After the Civil War, these statues were a part of that terrorism as much as a burning cross on someone’s lawn; they were erected purposefully to send a strong message to all who walked in their shadows about who was still in charge in this city. Should you have further doubt about the true goals of the Confederacy, in the very weeks before the war broke out, the Vice President of the Confederacy, Alexander Stephens, made it clear that the Confederate cause was about maintaining slavery and white supremacy. He said in his now famous “Cornerstone speech” that the Confederacy’s “cornerstone rests upon the great truth, that the Negro is not equal to the white man; that slavery ― subordination to the superior race ― is his natural and normal condition. This, our new government, is the first, in the history of the world, based upon this great physical, philosophical, and moral truth.” Now, with these shocking words still ringing in your ears, I want to try to gently peel from your hands the grip on a false narrative of our history that I think weakens us and make straight a wrong turn we made many years ago so we can more closely connect with integrity to the founding principles of our nation and forge a clearer and straighter path toward a better city and more perfect union.
Landrieu then shares some personal stories, about growing up in New Orleans and barely noticing the statues ― an experience he contrasts with an African-American family’s different take on them. How can such mothers and fathers explain these statues to their chi

ldren? After calling removal of the statues “the right thing, not the easy thing,” he continues:
History cannot be changed. It cannot be moved like a statue. What is done is done. The Civil War is over, and the Confederacy lost and we are better for it. Surely we are far enough removed from this dark time to acknowledge that the cause of the Confederacy was wrong. And in the second decade of the 21st century, asking African-Americans ― or anyone else ― to drive by property that they own; occupied by reverential statues of men who fought to destroy the country and deny that person’s humanity seems perverse and absurd. Centuries-old wounds are still raw because they never healed right in the first place.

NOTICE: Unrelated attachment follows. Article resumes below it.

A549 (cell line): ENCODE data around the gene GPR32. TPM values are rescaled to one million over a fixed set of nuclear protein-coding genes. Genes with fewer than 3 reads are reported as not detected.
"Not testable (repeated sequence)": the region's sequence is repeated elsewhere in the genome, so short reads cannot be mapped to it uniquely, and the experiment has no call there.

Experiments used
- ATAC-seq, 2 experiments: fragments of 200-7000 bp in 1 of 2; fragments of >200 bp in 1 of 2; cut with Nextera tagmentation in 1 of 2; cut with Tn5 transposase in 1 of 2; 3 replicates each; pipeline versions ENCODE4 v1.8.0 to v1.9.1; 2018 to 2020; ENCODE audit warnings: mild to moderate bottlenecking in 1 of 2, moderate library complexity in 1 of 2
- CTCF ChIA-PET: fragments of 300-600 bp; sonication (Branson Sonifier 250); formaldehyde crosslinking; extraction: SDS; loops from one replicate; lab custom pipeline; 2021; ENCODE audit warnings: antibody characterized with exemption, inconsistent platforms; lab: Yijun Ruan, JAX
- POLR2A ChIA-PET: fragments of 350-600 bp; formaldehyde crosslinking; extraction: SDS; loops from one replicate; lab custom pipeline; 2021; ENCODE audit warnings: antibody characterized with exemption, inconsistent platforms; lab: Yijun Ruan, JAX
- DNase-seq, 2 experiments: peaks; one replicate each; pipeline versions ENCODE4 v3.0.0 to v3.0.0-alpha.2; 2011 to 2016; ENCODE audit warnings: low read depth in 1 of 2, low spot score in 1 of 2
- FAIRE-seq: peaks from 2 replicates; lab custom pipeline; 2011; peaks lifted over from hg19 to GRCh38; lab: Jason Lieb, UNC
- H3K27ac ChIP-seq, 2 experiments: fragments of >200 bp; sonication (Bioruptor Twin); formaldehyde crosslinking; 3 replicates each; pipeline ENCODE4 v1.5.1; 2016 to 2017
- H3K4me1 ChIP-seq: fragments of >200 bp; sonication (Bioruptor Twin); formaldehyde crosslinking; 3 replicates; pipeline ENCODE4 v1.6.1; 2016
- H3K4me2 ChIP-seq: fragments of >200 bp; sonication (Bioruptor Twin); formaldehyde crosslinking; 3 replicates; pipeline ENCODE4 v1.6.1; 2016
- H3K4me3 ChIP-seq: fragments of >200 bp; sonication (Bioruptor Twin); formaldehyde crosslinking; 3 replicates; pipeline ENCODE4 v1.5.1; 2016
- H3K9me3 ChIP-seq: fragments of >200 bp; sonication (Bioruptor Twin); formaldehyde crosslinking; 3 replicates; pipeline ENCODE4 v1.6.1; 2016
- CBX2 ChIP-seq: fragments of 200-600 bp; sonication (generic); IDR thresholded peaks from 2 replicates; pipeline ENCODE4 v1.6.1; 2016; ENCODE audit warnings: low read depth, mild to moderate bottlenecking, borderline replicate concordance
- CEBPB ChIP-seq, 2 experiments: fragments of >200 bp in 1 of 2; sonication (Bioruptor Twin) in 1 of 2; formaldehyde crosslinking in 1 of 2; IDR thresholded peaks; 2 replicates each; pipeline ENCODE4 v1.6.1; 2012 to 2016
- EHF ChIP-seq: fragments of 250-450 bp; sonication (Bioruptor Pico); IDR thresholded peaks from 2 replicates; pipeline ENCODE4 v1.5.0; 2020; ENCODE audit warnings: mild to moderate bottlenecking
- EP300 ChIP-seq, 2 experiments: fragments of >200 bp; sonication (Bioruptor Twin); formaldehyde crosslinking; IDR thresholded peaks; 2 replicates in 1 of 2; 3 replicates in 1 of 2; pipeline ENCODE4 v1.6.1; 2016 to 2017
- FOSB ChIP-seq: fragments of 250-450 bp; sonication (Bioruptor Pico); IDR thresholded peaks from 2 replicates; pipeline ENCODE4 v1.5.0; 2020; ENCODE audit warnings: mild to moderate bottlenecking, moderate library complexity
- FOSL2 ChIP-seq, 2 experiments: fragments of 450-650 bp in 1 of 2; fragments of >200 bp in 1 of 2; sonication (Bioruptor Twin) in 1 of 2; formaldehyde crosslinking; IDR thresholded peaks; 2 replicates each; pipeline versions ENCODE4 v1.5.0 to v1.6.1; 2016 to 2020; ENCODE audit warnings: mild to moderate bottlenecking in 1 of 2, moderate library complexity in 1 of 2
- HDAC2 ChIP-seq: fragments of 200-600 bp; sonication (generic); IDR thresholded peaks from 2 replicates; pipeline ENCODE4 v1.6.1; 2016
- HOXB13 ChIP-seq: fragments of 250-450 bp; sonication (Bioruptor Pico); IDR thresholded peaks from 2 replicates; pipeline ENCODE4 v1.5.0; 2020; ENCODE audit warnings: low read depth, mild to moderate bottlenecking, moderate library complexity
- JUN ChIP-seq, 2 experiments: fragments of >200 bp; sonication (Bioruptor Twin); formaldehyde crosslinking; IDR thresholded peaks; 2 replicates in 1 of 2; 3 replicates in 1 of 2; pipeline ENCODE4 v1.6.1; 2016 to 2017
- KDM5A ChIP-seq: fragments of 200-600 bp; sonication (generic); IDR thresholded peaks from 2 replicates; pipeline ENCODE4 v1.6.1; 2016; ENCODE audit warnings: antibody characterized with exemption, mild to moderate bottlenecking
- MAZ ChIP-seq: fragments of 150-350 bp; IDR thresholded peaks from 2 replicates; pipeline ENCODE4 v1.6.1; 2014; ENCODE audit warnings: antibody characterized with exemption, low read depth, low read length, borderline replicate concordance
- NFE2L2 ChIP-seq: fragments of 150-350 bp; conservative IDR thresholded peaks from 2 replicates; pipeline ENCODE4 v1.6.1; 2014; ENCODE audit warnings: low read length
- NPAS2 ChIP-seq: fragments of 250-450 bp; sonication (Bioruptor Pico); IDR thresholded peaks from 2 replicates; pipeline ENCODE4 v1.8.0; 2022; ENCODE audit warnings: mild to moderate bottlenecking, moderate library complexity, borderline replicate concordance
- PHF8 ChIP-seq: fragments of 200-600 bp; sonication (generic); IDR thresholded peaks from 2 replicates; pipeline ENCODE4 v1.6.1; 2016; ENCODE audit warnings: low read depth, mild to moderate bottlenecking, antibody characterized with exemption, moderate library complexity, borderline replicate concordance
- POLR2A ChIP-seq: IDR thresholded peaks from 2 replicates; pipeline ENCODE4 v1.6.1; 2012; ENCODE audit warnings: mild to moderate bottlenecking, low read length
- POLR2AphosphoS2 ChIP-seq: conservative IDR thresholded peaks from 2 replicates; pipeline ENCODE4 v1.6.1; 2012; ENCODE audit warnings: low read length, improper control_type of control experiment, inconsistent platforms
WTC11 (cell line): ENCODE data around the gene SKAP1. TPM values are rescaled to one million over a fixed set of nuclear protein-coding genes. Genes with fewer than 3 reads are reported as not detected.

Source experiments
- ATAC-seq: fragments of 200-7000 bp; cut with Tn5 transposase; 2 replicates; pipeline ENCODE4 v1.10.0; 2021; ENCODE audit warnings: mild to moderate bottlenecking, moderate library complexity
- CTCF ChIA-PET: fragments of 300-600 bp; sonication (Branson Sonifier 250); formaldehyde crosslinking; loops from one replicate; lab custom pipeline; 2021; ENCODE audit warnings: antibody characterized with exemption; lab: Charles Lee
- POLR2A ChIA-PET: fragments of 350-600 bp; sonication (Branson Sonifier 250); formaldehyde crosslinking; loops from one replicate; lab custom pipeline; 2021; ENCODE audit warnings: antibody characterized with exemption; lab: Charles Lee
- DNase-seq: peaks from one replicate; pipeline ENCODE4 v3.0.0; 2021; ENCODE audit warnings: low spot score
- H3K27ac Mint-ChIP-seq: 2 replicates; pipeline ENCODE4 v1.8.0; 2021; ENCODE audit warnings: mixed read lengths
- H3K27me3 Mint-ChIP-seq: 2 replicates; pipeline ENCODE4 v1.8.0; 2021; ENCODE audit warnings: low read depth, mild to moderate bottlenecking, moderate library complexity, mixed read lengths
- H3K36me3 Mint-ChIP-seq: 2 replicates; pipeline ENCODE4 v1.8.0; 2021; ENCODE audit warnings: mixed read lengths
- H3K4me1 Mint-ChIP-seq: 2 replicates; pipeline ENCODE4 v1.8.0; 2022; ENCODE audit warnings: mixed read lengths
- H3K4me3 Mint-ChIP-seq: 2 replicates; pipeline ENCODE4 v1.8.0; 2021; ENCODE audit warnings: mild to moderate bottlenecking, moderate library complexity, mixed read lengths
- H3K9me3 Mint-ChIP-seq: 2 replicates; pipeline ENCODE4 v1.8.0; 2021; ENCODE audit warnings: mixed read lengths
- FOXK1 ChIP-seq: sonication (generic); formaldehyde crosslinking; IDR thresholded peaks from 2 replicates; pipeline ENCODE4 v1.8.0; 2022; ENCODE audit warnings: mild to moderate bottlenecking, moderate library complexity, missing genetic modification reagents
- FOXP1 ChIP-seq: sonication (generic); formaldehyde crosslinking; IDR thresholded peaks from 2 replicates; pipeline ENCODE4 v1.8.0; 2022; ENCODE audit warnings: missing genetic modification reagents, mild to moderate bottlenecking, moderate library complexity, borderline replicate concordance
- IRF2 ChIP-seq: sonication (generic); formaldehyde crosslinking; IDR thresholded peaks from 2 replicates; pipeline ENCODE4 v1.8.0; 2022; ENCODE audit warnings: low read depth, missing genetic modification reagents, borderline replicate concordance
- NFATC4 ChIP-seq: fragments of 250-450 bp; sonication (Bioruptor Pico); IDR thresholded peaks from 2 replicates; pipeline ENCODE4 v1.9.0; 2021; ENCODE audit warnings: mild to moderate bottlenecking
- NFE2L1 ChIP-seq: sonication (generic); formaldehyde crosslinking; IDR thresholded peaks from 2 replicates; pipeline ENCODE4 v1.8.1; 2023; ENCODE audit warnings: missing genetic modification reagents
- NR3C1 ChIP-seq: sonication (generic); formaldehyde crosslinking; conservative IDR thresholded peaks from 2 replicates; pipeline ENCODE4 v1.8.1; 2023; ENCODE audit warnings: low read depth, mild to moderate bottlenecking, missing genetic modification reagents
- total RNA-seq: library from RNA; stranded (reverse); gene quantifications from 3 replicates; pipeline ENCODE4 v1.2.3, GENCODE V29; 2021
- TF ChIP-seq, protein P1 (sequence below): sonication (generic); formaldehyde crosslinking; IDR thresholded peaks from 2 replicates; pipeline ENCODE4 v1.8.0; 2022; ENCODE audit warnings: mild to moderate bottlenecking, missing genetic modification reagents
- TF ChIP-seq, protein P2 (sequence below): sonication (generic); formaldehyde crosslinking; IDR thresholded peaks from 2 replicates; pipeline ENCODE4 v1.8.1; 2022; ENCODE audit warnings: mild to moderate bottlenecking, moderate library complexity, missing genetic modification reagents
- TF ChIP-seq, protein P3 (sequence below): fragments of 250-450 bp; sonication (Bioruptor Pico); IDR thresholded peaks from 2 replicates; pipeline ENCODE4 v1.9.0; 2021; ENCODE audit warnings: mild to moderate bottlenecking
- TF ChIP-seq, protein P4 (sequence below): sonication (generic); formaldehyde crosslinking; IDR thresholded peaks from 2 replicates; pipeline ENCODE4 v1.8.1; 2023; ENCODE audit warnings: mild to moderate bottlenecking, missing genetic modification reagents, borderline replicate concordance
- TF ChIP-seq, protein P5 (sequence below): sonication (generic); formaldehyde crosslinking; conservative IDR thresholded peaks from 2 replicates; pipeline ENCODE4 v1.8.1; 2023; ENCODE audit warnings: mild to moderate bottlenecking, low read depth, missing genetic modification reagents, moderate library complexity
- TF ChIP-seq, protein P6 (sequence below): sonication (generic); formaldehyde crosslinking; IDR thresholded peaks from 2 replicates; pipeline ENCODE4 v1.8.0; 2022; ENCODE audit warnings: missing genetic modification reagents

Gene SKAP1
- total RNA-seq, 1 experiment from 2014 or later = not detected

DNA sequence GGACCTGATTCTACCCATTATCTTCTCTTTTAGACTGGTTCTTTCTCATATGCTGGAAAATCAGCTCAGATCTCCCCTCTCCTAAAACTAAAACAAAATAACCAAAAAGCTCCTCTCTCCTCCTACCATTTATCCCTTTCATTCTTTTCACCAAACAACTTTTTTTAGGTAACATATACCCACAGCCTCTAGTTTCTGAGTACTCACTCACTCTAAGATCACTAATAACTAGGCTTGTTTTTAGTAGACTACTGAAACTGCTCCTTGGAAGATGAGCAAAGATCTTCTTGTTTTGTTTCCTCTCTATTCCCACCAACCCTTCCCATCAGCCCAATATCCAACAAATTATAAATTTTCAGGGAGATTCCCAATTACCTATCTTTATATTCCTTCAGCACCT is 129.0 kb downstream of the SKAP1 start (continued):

Landrieu finishes with two obligatory quotes. The first:
We forget, we deny how much we really depend on each other, how much we need each other. We justify our silence and inaction by manufacturing noble causes that marinate in historical denial. We still find a way to say “wait, not so fast.” But like Dr. Martin Luther King Jr. said, “’wait’ has almost always meant ‘never’.” We can’t wait any longer. We need to change. And we need to change now. No more waiting. This is not just about statues, this is about our attitudes and behavior as well. If we take these statues down and don’t change to become a more open and inclusive society this would have all been in vain.
Landrieu then wraps up with the immortal words of President Lincoln:
The Confederacy was on the wrong side of history and humanity. It sought to tear apart our nation and subjugate our fellow Americans to slavery. This is the history we should never forget and one that we should never again put on a pedestal to be revered. As a community, we must recognize the significance of removing New Orleans’ Confederate monuments. It is our acknowledgment that now is the time to take stock of, and then move past, a painful part of our history. Anything less would render generations of courageous struggle and soul-searching a truly lost cause. Anything less would fall short of the immortal words of our greatest President Abraham Lincoln, who with an open heart and clarity of purpose calls on us today to unite as one people when he said: “With malice toward none, with charity for all, with firmness in the right as God gives us to see the right, let us strive on to finish the work we are in, to bind up the nation’s wounds, to do all which may achieve and cherish: a just and lasting peace among ourselves and with all nations.”


After reading the excerpts or watching Mayor Mitch Landrieu speech, stop and think for just a hot second about the inarticulate buffoon of a man who occupies the White House right now.  Sad isn't it?

Have A Great New Orlean's Style Day!  


New Orleans in 2005: Hurricane Katrina